In retrospect this was a bad idea. Publicity for the project brought a glut of visitors who quickly consumed all the wonderful food the residents of our community traditionally bring to share. DCC failed to provide signage containing information explaining the Lilliput Project to the neighbourhood and their occupation of the street was instantly confused with our local PARK HERE proposal. This galvanized resentment amongst a few members of the community who believed we had no interest in their opinions and had simply bypassed consultation and built a permanent playground/park on the street. Although DCC promised a facilitated public meeting to explain things at the time, this never happened. The misunderstanding led to polarization amongst residents, media coverage of the event didn’t help, and the unresolved issues from that temporary experiment on Sitric Road still act as an impediment to our ability to work together as a community today.
Tenacity, patience and commitment are certainly characteristics you need to develop if you want to improve the urban environment for people. We struggle daily to retain the BENCHMARK for the community and deal with the recent increase in dumping (a citywide problem) on the herb beds, the street surrounding the bench and into our community garden & composting demontstration site opposite (despite polite messages asking for cooperation). But spontaneous gifts (time, skills, plants, shovels, flower pots, bricks for edging, etc.) far outweigh any thefts or destructive acts.
Engaging the neighbourhood in local issues and the improvement of the street for people (with special attention to the elderly and the many children who are growing up in our area) is our primary goal, and there is strength in numbers. We welcome any support in our ambition! A local street art project could be part of this process, but, as is true in any community (and key to the success of the Mission murals), it is crucial to remain sensitive to the local context, culture and history and work together.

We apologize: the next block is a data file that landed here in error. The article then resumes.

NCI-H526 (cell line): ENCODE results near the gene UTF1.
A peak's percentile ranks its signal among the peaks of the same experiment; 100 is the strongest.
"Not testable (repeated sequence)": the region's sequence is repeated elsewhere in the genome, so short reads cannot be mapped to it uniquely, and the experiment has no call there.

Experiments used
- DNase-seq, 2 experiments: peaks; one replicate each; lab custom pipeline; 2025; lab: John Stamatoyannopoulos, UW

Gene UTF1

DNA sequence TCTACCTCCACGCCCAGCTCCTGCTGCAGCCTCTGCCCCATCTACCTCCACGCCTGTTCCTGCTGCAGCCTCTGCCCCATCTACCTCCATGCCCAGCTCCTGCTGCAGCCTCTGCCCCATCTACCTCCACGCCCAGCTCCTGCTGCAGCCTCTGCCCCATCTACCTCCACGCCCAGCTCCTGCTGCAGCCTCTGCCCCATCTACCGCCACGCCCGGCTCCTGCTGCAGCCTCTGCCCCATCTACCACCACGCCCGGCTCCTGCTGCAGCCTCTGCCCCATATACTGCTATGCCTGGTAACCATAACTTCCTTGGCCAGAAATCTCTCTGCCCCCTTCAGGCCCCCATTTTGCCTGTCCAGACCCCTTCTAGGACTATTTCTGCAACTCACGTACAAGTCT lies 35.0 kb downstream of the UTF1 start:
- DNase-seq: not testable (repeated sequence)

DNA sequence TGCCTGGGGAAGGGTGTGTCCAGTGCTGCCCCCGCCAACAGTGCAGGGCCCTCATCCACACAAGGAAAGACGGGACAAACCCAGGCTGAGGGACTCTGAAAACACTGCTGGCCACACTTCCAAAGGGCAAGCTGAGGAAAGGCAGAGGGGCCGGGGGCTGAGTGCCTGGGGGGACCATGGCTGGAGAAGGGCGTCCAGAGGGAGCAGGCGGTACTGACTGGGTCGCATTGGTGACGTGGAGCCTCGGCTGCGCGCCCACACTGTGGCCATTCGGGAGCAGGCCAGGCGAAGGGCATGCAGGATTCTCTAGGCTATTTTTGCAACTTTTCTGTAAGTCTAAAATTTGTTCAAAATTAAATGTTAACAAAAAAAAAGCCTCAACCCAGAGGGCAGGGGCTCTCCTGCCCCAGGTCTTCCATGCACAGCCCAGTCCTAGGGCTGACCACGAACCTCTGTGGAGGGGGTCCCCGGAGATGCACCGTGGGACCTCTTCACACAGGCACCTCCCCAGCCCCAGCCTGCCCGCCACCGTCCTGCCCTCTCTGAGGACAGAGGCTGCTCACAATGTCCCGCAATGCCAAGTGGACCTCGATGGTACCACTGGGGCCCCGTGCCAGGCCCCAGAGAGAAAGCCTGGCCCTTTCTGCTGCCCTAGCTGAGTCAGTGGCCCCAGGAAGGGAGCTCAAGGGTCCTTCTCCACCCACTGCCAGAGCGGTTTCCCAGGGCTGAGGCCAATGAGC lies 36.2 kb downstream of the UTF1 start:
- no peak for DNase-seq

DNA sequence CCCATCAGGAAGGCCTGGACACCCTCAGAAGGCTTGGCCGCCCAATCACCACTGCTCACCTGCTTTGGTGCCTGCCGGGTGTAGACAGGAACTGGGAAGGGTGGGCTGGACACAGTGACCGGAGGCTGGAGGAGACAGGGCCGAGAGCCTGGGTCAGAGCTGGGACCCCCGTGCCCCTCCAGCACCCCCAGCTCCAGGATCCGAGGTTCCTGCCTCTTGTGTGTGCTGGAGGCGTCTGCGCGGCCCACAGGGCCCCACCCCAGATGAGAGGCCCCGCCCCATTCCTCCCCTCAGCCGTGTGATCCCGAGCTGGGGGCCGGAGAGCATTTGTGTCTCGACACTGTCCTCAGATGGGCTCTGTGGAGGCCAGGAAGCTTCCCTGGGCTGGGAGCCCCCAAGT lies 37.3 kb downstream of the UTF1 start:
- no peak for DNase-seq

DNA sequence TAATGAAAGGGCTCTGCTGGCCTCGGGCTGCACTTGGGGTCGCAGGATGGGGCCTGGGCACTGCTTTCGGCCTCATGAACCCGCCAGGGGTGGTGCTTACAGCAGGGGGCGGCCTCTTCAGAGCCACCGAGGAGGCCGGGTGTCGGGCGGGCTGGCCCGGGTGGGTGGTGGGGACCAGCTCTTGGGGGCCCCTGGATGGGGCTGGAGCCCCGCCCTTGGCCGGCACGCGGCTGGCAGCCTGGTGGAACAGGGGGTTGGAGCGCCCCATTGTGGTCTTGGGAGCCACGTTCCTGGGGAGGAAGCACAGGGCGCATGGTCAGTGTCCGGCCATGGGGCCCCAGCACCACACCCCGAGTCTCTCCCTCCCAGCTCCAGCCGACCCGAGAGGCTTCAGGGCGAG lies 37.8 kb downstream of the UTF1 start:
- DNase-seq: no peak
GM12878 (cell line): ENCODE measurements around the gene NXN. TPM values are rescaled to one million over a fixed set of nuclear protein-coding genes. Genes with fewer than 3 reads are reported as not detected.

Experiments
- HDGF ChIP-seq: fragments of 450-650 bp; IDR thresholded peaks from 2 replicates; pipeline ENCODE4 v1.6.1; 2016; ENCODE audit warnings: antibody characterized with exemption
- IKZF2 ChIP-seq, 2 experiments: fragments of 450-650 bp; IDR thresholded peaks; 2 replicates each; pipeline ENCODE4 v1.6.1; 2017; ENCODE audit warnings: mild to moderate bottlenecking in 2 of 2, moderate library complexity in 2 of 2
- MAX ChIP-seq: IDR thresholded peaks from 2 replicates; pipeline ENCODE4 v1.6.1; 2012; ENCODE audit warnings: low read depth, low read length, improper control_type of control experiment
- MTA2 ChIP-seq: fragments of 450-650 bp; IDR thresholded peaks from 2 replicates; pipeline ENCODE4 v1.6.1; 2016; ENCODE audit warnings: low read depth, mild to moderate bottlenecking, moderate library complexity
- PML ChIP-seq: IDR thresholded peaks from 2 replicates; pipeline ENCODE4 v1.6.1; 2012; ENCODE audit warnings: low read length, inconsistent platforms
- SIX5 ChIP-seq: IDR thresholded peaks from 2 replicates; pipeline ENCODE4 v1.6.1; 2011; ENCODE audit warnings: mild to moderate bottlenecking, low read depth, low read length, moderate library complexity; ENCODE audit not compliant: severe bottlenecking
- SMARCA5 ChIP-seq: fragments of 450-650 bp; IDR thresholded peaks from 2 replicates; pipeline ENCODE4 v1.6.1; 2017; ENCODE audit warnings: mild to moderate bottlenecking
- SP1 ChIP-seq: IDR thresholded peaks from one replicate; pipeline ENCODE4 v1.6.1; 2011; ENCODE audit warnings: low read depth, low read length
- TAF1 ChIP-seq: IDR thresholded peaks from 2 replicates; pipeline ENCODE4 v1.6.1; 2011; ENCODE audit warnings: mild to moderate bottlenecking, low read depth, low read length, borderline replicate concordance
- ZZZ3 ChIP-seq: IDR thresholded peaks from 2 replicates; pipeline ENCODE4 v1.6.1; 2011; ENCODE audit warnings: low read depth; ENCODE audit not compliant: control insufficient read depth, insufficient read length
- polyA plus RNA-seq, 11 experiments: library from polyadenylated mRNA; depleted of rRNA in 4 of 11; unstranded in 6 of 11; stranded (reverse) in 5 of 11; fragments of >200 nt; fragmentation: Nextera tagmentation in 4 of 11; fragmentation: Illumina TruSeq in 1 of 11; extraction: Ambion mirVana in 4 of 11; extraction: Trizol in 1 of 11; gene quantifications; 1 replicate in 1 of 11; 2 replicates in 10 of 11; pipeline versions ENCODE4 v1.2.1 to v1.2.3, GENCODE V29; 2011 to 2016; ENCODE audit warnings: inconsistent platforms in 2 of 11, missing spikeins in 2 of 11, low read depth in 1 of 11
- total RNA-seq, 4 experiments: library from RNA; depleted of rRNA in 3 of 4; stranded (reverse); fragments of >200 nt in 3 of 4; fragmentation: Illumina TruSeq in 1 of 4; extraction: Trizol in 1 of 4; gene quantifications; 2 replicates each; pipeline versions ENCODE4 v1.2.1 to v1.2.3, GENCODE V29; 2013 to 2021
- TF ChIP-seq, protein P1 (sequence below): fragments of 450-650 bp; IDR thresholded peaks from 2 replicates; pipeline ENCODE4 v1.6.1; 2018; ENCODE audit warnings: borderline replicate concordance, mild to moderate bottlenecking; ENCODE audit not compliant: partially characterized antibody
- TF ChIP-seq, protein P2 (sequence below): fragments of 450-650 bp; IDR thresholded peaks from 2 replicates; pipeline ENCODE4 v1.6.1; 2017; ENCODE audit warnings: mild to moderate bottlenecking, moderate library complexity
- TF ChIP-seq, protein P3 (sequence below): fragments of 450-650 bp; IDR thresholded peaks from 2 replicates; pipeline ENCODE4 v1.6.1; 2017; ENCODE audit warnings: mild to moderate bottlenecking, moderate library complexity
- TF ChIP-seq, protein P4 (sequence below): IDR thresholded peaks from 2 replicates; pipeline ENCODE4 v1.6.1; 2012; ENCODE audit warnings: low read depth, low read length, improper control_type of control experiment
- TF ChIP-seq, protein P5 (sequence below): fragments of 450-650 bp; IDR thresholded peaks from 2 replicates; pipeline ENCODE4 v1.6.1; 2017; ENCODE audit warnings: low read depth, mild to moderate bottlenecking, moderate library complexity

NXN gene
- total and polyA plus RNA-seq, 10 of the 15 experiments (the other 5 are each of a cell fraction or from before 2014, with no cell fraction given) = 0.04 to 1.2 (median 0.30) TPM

From our experience, creating a project or routine activity on your street is a far more effective way to meet your neighbours and foster proactive research into neighbourhood livability issues than meetings. In our community helping out with the SITRIC PICNIC, our annual street party traditionally held at the end of June, is a great way to begin. The time is nigh! If you live in the Sitric area and would like to get involved in please join the organizing group on Facebook or get in touch via the contact form on this site!
By the way, I wonder if anyone else remembers the impressive workshop/exhibition of international urban street art that was held in Smithfield prior to it’s redevelopment years ago? International artists were invited to come to Dublin and put their stamp on the hoarding that surrounded the site…It was one of the most exciting exhibitions I have seen in this city.
QUESTION! If you were to commission an artist or where involved in a workshop to create a piece of art over the ‘Benchmark’ public garden seat at the foot of Sitric Road what would you like to see there? Leave your tag below!
Links to the Mission Murals in San Francisco:
Category: Desireland, Lifeline Project, The Sitric Garden · Tags: citizen scientists, community based research, community gardening, community spirit, composting, demonstration projects, green infrastructure, healthcare design, livability, skill share, social inclusion, social responsibility, street art, Street Parties